Giorgio Vasari, Allegoria della Speranza (1542; olio su tavola, 178,4 x 79,4 cm; Venezia, Gallerie dell'Accademia)
Giorgio Vasari, Allegory of Hope (1542; oil on panel, 178.4 x 79.4 cm; Venice, Gallerie dell’Accademia)

Giorgio Vasari, Immacolata Concezione (1541; tempera su tavola, 58 x 40 cm; Firenze, Galleria degli Uffizi)
Giorgio Vasari, Immaculate Conception (1541; tempera on panel, 58 x 40 cm; Florence, Uffizi Gallery)

Giorgio Vasari, Battaglia di Marciano della Chiana (1563-1565; affresco; Firenze, Palazzo Vecchio, Salone dei Cinquecento)
Giorgio Vasari, Battle of Marciano della Chiana (1563-1565; fresco; Florence, Palazzo Vecchio, Salone dei Cinquecento)

Giorgio Vasari, Perseo e Andromeda (1570-1572; olio su lavagna, 117 x 100 cm; Firenze, Palazzo Vecchio)
Giorgio Vasari, Perseus and Andromeda (1570-1572; oil on blackboard, 117 x 100 cm; Florence, Palazzo Vecchio)

Giorgio Vasari’s Lives and their historiographical importance

The Lives are one of the cornerstones of art historical literature. They were published in two editions, one in 1550 (at the publisher Torrentini, reason why the first edition is known as “torrentiniana”) and another, expanded, in 1568 (publisher Giunti, and edition therefore known as “giuntina”). The Lives is a fundamental work for several reasons: the first is that it systematically gathered together a collection of biographies of all those authors, from Cimabue down to his contemporaries, whom Vasari considered worthy (“most excellent,” to use the term he used), and this determined the critical fortune (or, conversely, the critical misfortune) of a great many authors. The Lives are also important because with his work Vasari partly contributed to the formation of a precise view of art history, according to which Cimabue and Giotto were the architects of the rebirth of the arts after the centuries of the decadence of ancient art, and according to which art reached its greatest fulfillment in Michelangelo Buonarroti (moreover, the only contemporary artist mentioned in the Torrentine edition).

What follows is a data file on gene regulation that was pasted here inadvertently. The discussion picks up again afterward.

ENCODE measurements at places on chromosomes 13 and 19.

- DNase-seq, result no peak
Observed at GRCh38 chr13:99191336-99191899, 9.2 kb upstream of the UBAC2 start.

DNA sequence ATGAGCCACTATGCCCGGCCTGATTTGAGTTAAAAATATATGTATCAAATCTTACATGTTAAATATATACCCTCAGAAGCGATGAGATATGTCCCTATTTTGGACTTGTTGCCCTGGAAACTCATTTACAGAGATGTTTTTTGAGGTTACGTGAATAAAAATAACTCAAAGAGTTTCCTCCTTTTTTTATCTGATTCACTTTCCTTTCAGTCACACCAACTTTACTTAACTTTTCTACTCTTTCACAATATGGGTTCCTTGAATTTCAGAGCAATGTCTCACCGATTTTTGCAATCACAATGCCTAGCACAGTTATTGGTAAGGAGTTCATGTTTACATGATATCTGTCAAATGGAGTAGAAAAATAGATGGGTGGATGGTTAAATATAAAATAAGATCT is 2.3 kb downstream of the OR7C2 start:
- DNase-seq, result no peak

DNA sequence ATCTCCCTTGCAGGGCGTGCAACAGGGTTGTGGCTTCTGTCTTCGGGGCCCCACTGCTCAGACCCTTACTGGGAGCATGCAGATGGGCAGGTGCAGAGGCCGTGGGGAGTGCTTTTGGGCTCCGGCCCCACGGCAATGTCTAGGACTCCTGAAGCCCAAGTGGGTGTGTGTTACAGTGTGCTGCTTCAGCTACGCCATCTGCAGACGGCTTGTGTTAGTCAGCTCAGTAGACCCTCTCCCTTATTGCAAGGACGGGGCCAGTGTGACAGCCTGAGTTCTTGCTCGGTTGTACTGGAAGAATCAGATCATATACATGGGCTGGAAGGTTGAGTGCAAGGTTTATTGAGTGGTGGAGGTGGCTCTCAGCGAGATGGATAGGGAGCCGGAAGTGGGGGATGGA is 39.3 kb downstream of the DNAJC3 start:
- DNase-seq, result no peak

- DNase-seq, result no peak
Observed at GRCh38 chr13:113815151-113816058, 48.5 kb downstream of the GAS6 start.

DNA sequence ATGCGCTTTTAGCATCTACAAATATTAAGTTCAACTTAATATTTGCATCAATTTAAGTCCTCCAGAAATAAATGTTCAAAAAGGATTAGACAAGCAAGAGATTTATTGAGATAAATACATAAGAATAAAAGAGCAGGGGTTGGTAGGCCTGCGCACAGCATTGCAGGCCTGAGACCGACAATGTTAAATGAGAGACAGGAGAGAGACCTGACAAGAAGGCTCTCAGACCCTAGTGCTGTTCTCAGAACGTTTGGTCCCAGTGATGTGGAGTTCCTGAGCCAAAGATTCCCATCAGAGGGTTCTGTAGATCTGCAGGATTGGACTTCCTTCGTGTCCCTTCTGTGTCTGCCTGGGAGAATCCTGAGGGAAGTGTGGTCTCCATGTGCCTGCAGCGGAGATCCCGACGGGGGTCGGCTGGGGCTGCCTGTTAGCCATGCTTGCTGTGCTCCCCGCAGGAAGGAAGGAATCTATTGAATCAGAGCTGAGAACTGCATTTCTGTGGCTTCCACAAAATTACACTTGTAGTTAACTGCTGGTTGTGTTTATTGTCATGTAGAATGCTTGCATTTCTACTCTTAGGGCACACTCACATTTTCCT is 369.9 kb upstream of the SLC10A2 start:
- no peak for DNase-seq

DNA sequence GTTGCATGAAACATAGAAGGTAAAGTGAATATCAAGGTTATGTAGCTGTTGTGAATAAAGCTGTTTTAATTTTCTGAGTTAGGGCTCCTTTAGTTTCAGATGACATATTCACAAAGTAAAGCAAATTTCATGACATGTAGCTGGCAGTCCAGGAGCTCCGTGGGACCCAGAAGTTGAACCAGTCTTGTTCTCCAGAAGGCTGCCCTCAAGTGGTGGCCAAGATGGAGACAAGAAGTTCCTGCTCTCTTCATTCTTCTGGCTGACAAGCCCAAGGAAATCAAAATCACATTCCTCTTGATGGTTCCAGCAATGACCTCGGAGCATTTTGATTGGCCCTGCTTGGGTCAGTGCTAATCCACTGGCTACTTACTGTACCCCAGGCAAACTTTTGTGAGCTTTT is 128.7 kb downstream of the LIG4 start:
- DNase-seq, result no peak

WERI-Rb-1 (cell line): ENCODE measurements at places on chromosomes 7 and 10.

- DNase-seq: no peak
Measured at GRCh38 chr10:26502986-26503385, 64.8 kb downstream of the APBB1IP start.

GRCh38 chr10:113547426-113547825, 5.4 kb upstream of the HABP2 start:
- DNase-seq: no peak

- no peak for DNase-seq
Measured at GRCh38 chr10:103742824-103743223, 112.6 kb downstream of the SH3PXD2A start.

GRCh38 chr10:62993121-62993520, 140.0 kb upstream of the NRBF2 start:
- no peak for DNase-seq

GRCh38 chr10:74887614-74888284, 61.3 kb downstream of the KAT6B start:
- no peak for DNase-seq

Again, Vasari’s work is useful for finding references to lost works of art and thus for better reconstructing the artistic and stylistic path of a painter or sculptor. Moreover, the Lives is one of the texts at the basis of the concept of "mannerism,“ because it is Giorgio Vasari himself who speaks of ”maniera“ in reference to the style of artists. According to Vasari, the ”modern manner" was initiated by Leonardo da Vinci, and found its highest expression in Raphael Sanzio and Michelangelo. For Vasari, the “modern manner” is also called the “third manner,” to distinguish it from the “first” (that of Cimabue and Giotto), and from the second (which according to our current view coincides with the early Renaissance). And if the first manner was seen by Vasari as inferior to the second, the third in turn surpassed the second by setting itself as a model to be imitated.

Giorgio Vasari’s monumental Lives is still a valuable reference for studying art, despite its limitations: the author often makes mistakes, demonstrates a keen taste for anecdotes, and often recounts curious episodes about artists about whose veracity we cannot have any feedback. Again, Vasari often makes use of hyperbole, uses a very lively narrative just as lively is his expressiveness also from a linguistic point of view, often lingering in descriptions of marginal aspects related to the artists. Moreover, Vasari, is very biased since he considered the Tuscan school the best and saw Florence as the hegemonic center of the arts.

Giorgio Vasari: life, works, historiographical importance
Giorgio Vasari: life, works, historiographical importance